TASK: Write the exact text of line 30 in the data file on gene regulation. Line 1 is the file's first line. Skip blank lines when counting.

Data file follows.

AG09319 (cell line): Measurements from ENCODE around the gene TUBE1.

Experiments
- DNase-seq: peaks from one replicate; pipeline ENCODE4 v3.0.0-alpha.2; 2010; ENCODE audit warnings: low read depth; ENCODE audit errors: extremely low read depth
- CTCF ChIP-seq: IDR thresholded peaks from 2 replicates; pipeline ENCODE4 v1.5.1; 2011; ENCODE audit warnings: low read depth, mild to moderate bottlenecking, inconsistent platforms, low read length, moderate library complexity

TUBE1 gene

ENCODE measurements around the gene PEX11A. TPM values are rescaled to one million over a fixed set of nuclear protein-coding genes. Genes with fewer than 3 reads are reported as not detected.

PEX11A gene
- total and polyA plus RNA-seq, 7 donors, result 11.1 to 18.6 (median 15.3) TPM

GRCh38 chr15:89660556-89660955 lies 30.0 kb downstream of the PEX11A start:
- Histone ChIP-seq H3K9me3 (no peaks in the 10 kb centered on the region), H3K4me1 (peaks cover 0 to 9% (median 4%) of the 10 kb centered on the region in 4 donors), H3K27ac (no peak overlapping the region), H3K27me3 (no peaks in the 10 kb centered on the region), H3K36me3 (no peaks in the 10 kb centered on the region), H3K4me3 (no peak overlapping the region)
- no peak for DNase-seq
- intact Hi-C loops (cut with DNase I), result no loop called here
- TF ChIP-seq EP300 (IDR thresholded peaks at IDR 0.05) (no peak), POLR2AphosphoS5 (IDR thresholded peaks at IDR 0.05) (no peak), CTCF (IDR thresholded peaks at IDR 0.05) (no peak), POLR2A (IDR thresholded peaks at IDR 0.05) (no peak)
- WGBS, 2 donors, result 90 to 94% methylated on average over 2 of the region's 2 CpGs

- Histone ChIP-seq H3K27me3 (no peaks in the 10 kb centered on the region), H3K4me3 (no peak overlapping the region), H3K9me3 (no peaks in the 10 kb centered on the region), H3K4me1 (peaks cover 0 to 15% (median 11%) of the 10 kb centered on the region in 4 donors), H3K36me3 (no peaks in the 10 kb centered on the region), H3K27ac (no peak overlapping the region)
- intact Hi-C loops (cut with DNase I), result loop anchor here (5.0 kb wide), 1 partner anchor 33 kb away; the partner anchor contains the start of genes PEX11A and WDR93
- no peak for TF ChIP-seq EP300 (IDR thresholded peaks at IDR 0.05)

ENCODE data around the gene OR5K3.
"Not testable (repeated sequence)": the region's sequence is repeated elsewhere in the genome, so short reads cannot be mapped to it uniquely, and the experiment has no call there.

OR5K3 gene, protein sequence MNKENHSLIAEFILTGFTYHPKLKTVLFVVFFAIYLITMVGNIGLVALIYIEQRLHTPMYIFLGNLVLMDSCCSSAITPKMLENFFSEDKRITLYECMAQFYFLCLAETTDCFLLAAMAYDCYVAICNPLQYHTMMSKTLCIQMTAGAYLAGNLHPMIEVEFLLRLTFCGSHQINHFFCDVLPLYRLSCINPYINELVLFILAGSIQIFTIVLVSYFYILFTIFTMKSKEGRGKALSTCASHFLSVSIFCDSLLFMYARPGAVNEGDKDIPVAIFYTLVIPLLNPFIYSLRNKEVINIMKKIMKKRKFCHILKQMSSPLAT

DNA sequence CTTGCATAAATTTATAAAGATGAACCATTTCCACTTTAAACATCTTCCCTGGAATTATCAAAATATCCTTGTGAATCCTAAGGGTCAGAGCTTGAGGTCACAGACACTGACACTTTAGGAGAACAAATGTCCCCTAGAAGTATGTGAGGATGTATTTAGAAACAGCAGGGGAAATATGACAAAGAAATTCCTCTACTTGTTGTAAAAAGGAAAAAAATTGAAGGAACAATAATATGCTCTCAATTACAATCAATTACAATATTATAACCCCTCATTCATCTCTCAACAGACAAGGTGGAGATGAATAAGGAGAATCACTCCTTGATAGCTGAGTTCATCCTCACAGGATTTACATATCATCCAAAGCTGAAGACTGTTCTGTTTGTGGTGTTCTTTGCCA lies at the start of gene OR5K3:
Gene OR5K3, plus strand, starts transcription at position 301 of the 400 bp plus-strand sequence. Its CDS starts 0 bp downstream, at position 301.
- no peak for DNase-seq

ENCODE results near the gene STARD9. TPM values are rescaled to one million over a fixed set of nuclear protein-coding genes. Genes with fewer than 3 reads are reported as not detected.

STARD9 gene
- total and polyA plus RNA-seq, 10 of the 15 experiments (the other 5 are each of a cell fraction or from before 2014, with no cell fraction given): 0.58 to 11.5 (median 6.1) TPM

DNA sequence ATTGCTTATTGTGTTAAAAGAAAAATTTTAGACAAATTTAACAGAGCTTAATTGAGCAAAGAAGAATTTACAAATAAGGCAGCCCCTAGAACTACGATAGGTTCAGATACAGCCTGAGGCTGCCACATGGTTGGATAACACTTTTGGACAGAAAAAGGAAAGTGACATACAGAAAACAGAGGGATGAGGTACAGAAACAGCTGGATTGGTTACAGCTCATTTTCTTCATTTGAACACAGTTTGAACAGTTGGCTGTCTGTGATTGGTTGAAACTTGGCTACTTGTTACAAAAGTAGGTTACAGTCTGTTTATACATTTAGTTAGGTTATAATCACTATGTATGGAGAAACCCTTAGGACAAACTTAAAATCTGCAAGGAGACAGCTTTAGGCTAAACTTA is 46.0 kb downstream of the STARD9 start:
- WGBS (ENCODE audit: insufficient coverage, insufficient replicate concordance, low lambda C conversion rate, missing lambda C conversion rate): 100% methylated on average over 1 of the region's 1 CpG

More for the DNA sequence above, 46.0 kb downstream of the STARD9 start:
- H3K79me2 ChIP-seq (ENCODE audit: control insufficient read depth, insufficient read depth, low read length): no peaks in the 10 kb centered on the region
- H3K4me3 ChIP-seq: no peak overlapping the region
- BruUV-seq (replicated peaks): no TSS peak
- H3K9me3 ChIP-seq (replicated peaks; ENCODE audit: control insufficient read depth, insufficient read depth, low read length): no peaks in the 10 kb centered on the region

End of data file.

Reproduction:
- H3K79me2 ChIP-seq (ENCODE audit: control insufficient read depth, insufficient read depth, low read length): no peaks in the 10 kb centered on the region